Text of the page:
Anti-LBTQ+ and Western attitudes toward Africa

The United States and the United Nations have called on Ugandan President Yoweri K. Museveni to retract his country’s anti-gay bill yet to be signed into law, on March 21, calling it “appalling.” “We would have a look at whether or not there might be repercussion that we would have to take, perhaps in an economic way, should this law actually get passed,” says John Kirby, spokesperson for the National Security Council. The main elements in the bill include the following:

“A Person who is convicted of grooming or trafficking children to engage them in homosexual activities faces life in prison.

Individuals and institutions which support or fund LGBT rights activities also face prosecution.

According to @ubctvuganda, there is a proposed 20-year jail term for ‘any entity that funds or promotes any form of homosexuality.’”

This equally appalling response to the Ugandan government’s anti-gay stance of the West smacks more of imperialism and paternalism. It is disrespectful and anachronistic and a perpetuation of the cheeky attitudes long harbored against the continent. We think it is racist and rude to threaten Africa with sanctions, both economic and political, just because they do not want to recognize Africans’ right to prevent what is regarded as immoral and unjust in our culture and traditions.

Already, the president, his wife and deputy president of neighboring Kenya have openly condemned LGBTQ+. Ghana is also in the process of passing an anti-gay legislation with the support of a majority of lawmakers, including the speaker of Parliament Alban Bagbin. Indeed, a number of African countries have expressed anti-LGBTQ+ sentiments.

Throughout history polygamy, the custom of having more than one wife has been practiced in many cultures, including Christian Europe and America. Fewer cultures practice polyandry. In 1862, the Morrill Act outlawed polygamy in the U.S., and as recent as 1973 England and Wales under the Matrimonial Causes Act 1973 abolished polygamy. Western cultures abolished polygamy and signaled Africa to follow suit.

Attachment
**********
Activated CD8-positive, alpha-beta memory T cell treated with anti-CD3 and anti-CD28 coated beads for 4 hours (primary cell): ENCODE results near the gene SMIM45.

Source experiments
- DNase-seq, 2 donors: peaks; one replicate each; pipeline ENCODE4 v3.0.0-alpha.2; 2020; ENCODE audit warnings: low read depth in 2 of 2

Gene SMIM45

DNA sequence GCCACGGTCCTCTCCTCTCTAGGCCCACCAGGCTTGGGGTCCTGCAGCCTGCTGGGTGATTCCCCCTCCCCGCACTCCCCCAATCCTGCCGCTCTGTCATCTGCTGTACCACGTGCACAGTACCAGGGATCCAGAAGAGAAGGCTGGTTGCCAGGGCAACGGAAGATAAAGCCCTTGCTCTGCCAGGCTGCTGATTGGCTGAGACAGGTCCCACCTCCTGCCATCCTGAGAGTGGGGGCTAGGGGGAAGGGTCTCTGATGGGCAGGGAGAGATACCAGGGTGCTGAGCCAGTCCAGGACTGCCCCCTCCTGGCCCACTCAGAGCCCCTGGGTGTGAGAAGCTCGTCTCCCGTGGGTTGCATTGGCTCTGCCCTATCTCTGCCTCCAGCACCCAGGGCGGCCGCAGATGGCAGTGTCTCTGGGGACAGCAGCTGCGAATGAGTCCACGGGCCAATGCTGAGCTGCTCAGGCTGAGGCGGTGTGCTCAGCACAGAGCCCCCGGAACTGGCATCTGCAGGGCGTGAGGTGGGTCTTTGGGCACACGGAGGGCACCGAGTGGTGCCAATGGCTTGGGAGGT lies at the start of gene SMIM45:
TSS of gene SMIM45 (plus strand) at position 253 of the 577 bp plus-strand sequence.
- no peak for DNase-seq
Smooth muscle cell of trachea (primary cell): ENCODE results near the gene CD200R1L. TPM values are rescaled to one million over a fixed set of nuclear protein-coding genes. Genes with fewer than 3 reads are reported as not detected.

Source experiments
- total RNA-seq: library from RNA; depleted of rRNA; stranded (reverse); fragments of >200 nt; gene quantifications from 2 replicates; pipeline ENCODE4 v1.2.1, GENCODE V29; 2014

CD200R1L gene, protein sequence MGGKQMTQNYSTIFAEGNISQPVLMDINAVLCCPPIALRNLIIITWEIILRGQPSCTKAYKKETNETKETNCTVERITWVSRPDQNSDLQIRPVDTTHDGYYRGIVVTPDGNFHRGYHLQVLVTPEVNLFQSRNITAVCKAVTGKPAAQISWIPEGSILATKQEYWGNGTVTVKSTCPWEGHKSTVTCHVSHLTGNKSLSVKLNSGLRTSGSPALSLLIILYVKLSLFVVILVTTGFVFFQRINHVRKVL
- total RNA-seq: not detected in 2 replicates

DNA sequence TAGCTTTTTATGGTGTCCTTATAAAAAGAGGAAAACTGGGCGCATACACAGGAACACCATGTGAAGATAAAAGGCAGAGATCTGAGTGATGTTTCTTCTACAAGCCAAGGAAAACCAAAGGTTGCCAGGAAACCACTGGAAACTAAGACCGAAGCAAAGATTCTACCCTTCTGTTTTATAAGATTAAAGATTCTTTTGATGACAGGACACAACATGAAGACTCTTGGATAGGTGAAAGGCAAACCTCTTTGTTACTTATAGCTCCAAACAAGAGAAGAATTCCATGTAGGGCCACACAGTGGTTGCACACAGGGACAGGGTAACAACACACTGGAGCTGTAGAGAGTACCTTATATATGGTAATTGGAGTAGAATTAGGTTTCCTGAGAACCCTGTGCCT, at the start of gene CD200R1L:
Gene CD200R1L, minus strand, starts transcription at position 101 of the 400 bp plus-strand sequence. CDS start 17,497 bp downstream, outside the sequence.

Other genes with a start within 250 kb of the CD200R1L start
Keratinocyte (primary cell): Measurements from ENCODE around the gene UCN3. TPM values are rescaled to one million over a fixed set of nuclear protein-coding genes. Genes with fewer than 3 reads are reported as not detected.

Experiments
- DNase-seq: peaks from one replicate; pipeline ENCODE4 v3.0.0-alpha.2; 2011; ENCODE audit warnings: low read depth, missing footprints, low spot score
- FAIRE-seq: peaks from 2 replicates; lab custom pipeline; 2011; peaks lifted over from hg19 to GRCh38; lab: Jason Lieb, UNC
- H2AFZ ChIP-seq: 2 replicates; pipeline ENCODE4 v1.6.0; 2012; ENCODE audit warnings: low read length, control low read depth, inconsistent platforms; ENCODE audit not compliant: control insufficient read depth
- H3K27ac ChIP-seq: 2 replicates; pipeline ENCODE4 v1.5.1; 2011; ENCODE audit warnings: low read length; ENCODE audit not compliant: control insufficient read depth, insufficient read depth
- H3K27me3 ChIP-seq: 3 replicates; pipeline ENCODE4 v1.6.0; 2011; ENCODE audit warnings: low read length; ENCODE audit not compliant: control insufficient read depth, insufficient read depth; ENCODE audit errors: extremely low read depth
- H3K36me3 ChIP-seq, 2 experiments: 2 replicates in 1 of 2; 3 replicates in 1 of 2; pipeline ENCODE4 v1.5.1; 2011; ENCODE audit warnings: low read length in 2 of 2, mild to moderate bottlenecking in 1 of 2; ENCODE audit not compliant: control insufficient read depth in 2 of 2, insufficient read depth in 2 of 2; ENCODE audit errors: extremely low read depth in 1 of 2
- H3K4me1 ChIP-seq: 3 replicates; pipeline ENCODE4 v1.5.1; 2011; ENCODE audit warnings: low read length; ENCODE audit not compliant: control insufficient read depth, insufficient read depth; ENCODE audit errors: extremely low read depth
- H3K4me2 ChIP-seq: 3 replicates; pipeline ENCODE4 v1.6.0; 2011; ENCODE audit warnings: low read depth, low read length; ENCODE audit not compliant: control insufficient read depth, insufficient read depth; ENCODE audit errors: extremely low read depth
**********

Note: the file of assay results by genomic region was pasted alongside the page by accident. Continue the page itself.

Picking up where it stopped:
Notwithstanding, the Mormons still practice polygamy in Utah and elsewhere in the United States. Western imperialistic agenda underlying its Christian thought continues to do more harm than good. Its agenda to Christianize Africa was a cover-up to exploit the continent’s resources. It was not and has never been spiritually sustainable.  African cultures and traditions that sustained the continent even through the wicked times of exploitation of the continent have been stymied.

If the US and its Western allies are so passionately protective of gayism, we posit that the most decent thing to do is to open their doors to them and absorb them as persons persecuted on grounds of sexual orientation where they come from.  The West has foisted so many things on Africa, but it has been proven time and time again to be anti-development and rather destructive to the African way of life.  Assimilation to European ways of life has never been successful. It has rather been an exercise in backwardness and an abuse of power. The French colonial policy of Assimilation for instance sought to undermine the African’s thought process and therefore identity.